With the growing availability of large databases, increased accuracy of machine learning models, lower barriers to entry for researchers, and widespread access to public domain codes, computational methods are poised to significantly advance drug discovery for neglected tropical diseases. The use of artificial intelligence, especially machine learning, is transforming the modeling and prediction of biological activity and the development of novel medications for these diseases. Recent advancements in AI and ML for drug screening and design hold promise for guiding the development of novel drug candidates with targeted polypharmacological properties.

Predicting antibiotic resistance from next-generation sequence data:

Genotypic resistance prediction from M. tb DNA sequences offers an alternative to laboratory-based drug-susceptibility testing. User-friendly and accurate resistance prediction tools are needed to enable public health and clinical practitioners to rapidly diagnose resistance and inform treatment regimens. A lot of studies employ Machine learning, in particular to develop predictive models for identifying additional resistance, which can help guide antibiotic selection while awaiting susceptibility testing results.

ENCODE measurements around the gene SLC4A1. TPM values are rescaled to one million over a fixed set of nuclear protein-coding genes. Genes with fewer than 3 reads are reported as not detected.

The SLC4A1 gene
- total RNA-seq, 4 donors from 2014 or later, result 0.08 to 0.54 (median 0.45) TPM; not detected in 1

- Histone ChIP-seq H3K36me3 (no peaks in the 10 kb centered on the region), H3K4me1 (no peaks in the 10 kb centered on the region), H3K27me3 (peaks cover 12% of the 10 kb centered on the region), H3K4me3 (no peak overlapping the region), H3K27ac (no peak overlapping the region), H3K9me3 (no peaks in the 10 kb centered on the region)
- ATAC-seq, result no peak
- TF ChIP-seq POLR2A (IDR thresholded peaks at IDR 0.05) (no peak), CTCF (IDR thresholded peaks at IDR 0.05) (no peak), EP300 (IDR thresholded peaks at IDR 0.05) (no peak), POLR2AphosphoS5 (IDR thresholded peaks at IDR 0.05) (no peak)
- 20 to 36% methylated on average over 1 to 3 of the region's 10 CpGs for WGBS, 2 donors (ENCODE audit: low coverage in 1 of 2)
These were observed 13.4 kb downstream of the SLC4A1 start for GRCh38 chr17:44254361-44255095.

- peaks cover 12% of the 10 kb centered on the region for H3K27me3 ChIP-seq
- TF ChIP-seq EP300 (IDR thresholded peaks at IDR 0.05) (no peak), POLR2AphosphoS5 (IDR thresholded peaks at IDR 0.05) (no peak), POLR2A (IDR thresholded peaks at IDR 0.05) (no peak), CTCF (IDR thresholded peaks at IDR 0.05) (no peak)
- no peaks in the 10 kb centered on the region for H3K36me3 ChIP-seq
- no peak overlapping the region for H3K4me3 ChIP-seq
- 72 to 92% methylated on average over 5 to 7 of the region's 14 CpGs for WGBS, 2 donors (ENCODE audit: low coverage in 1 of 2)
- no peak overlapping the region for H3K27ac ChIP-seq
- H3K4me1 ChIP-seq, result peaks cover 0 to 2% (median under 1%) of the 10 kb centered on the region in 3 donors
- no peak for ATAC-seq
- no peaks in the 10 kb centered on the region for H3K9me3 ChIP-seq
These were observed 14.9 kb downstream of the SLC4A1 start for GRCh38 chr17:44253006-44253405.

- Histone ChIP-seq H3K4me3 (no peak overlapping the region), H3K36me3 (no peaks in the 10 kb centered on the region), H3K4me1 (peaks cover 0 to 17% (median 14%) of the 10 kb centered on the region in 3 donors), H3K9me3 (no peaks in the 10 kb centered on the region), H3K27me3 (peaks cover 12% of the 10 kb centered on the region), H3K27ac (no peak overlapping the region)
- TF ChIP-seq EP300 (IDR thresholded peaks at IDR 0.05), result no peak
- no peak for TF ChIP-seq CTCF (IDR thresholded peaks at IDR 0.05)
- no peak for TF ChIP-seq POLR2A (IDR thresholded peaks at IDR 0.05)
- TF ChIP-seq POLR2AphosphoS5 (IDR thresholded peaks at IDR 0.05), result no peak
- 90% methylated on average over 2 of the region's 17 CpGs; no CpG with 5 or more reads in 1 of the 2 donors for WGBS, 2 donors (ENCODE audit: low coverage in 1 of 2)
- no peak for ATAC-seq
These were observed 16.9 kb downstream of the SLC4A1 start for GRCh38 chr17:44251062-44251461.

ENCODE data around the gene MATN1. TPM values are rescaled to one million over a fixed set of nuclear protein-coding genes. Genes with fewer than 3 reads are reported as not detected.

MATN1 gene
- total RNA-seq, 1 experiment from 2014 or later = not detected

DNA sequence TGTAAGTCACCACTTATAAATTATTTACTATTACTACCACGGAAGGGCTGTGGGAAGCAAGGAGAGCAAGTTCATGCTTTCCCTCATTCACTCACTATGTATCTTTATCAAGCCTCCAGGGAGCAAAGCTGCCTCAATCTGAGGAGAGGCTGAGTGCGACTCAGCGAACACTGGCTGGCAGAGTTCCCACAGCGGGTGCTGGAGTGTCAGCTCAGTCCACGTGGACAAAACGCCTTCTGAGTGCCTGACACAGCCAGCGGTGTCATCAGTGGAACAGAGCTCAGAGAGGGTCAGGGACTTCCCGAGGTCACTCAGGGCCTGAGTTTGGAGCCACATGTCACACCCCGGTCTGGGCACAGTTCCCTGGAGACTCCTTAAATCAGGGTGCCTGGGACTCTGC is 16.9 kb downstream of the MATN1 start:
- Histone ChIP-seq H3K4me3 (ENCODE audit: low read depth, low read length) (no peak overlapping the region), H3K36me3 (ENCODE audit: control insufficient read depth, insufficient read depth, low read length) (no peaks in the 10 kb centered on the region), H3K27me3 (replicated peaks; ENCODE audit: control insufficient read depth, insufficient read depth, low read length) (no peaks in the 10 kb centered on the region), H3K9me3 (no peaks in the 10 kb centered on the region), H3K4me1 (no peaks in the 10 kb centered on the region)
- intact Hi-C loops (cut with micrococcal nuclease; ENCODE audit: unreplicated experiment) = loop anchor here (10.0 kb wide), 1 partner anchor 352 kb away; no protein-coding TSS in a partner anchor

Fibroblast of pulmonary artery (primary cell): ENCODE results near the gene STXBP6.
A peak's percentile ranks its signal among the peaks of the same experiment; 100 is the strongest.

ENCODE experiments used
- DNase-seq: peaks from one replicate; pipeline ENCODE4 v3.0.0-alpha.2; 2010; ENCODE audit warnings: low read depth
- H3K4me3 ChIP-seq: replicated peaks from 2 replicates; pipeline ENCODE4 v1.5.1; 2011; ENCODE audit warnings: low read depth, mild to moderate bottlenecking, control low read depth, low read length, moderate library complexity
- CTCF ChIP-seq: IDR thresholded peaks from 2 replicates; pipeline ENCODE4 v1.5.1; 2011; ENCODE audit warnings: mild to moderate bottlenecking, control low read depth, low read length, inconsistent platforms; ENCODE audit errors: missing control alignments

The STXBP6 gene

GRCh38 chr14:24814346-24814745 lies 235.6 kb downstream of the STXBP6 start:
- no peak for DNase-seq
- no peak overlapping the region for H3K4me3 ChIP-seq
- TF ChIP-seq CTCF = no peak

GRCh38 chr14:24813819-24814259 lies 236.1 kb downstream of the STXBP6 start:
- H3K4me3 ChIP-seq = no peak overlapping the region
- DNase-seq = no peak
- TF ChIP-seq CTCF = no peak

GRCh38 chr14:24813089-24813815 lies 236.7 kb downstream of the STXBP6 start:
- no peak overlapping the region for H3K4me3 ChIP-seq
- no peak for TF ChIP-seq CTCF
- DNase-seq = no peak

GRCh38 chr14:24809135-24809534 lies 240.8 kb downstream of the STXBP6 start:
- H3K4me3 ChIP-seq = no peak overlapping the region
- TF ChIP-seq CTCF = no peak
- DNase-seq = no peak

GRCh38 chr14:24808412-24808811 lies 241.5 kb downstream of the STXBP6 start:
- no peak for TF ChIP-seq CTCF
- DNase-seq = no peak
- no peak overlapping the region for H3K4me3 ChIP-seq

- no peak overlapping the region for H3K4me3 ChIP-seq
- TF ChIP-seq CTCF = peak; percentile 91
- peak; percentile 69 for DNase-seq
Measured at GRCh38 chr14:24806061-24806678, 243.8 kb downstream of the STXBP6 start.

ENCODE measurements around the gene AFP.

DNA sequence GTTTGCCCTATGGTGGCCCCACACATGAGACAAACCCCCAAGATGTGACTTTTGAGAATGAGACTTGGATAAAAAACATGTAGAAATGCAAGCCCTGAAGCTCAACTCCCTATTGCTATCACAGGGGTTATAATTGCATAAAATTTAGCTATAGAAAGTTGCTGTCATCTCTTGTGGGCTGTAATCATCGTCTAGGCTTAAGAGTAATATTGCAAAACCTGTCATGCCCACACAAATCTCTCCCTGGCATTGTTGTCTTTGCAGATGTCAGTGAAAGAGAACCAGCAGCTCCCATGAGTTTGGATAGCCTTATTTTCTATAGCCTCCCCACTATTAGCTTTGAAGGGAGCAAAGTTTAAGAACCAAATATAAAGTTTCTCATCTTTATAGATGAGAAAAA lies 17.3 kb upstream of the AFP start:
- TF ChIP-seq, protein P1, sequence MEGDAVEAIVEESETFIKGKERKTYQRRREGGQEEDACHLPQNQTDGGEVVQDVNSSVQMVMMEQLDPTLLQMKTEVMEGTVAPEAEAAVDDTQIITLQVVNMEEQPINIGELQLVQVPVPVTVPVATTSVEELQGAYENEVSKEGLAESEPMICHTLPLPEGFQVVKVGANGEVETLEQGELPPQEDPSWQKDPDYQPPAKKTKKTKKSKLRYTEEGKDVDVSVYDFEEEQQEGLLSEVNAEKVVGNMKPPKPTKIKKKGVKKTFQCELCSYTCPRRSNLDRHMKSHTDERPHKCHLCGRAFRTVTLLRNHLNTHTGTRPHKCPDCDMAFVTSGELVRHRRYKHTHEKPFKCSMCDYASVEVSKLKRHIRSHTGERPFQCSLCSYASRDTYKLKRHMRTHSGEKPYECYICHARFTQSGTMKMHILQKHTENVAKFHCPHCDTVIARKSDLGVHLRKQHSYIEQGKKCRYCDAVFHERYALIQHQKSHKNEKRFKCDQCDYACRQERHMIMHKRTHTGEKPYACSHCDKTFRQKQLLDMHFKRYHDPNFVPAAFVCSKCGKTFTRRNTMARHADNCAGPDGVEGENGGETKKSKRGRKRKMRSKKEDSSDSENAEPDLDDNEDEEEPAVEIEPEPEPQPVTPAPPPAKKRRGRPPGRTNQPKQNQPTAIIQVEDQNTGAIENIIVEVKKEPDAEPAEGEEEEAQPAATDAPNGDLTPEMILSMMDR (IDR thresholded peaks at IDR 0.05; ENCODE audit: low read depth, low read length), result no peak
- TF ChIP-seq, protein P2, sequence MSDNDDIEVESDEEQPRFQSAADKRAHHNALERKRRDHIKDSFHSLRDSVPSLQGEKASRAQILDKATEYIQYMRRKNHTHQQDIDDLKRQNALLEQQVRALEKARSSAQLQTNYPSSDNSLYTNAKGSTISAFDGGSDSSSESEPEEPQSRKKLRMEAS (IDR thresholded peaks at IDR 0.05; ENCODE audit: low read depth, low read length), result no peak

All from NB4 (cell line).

For example: Genomics platform for TB (GenTB), a free and open web-based application to predict antibiotic resistance from next-generation sequence data. It offers three main features: a means for sharing, citing and crediting TB data and metadata, the prediction of resistance on genotype using a machine learning algorithm, and geographic resistance and mutation data mapping.

Enhancing Diagnosis:

Of the estimated 10 million new cases of TB worldwide each year, 3 million go undiagnosed and/or unreported. AI can analyze chest X-rays, a primary screening tool for TB, with high accuracy. This can help identify potential cases, especially in regions with limited access to trained radiologists.  Deep learning has been utilized for reliable TB Detection using chest X-Ray.

Accelerating drug discovery:

One of the major challenges in TB research is identifying new drug targets. Traditional methods often rely on prior knowledge or specific hypotheses, which can limit the scope of discovery. The development of new anti-tuberculosis drugs faces hurdles in efficiently transitioning from initial target identification to validation, particularly in target-based discovery. Similarly, scaling up studies to understand a drug’s mechanism of action (mode-of-action) needs improvement for seamless integration with high-throughput screening methods.